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Old 12-08-2012, 07:26 PM
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Airn Airn is offline
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Lightbulb Rescue Event Ideas

I am involved in a non-profict organization that works with my local shelter. I am looking forward to the new year and what we can do for the animals and shelter. I've come up with quite a bit of ideas on events for the dogs, some are reasonable, some are long-shots. What are your ideas (crazy or not) for events benefiting the shelter?

An example would be having a weekend at the local dog park for people to interact with shelter dogs as well as bringing their own dogs. (This is just an idea.) Or having someone be a speaker for seminar and have people pay a small fee to attend. (This was mainly for the bully breeds as we have a lot of pit mixes at the shelter. I love to educate and be educated.)

Our 'leader' has recently moved and is passing the reigns. It's a pity because she seems like a great, passionate person. (She moved to Chicago 6 months ago and I joined this group less than 6 months ago.) I feel like this is a great opportunity for our group, though.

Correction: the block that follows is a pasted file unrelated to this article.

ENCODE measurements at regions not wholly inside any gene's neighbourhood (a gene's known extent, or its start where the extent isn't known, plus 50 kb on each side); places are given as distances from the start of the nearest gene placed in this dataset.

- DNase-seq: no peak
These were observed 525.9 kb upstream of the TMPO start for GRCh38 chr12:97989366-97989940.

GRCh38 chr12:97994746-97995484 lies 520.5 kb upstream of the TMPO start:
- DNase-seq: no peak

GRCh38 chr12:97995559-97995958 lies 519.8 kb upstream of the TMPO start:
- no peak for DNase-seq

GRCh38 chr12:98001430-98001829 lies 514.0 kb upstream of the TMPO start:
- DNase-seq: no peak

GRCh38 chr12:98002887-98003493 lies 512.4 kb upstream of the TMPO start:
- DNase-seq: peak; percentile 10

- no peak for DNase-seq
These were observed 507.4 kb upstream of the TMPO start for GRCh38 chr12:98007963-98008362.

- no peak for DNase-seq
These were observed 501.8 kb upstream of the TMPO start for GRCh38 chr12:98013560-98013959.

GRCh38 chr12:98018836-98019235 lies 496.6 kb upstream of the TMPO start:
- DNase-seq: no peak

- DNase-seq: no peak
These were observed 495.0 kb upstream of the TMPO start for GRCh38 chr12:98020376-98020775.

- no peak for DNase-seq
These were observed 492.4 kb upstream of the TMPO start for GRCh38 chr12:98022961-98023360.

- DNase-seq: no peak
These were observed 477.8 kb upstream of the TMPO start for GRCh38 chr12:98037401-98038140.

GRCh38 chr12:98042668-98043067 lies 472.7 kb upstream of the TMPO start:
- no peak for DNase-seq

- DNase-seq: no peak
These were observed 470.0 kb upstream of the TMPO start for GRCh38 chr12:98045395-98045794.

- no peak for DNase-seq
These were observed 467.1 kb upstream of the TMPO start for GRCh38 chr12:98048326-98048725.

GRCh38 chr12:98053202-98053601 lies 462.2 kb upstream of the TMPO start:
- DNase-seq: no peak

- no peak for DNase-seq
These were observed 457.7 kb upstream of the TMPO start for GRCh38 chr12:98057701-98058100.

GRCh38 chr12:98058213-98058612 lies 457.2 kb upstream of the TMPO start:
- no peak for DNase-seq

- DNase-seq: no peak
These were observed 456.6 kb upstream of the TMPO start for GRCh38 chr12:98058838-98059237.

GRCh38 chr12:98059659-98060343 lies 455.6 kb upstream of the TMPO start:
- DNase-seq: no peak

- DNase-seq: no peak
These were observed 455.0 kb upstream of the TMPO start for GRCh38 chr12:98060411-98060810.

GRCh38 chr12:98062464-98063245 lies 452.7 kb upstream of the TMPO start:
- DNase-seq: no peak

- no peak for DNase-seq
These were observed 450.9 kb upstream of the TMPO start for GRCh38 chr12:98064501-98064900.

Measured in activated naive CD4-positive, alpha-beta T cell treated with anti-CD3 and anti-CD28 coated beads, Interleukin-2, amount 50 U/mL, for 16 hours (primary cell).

On a side note, the shelter's staff kind of sucks. Apart from a couple of people they are lazy and difficult to communicate with. (The pay isn't great, but still.) The main people don't 'do' social media, so the PetFinder and Facebook site are all run by volunteers (only when they let us). This is going to be a huge obstacle, but I believe it will be worth it.

Any other advice/comments/whatever is welcome and appreciated. This is pretty new to me.
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Old 12-08-2012, 07:30 PM
JessLough JessLough is offline
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Believe me when I say I suck at stuff like this

But I will be watching this thread I am one of the head volunteers for a local rescue, and we really need to get into the public more.
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Old 12-08-2012, 09:21 PM
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AllieMackie AllieMackie is online now
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I'm the Events/Communications Manager for two pet food stores, which means working directly with rescues for events. A lot. While my experience is mostly from the business side of it, I've also helped Jess coordinate ferret events and have coordinated directly with rescues countless times. Plus I actively volunteer for two rescues (FRSO and Sit With Me) so I have experience on both sides!

Also, because of above credentials, this may be a novel. Haha. I'm sorry.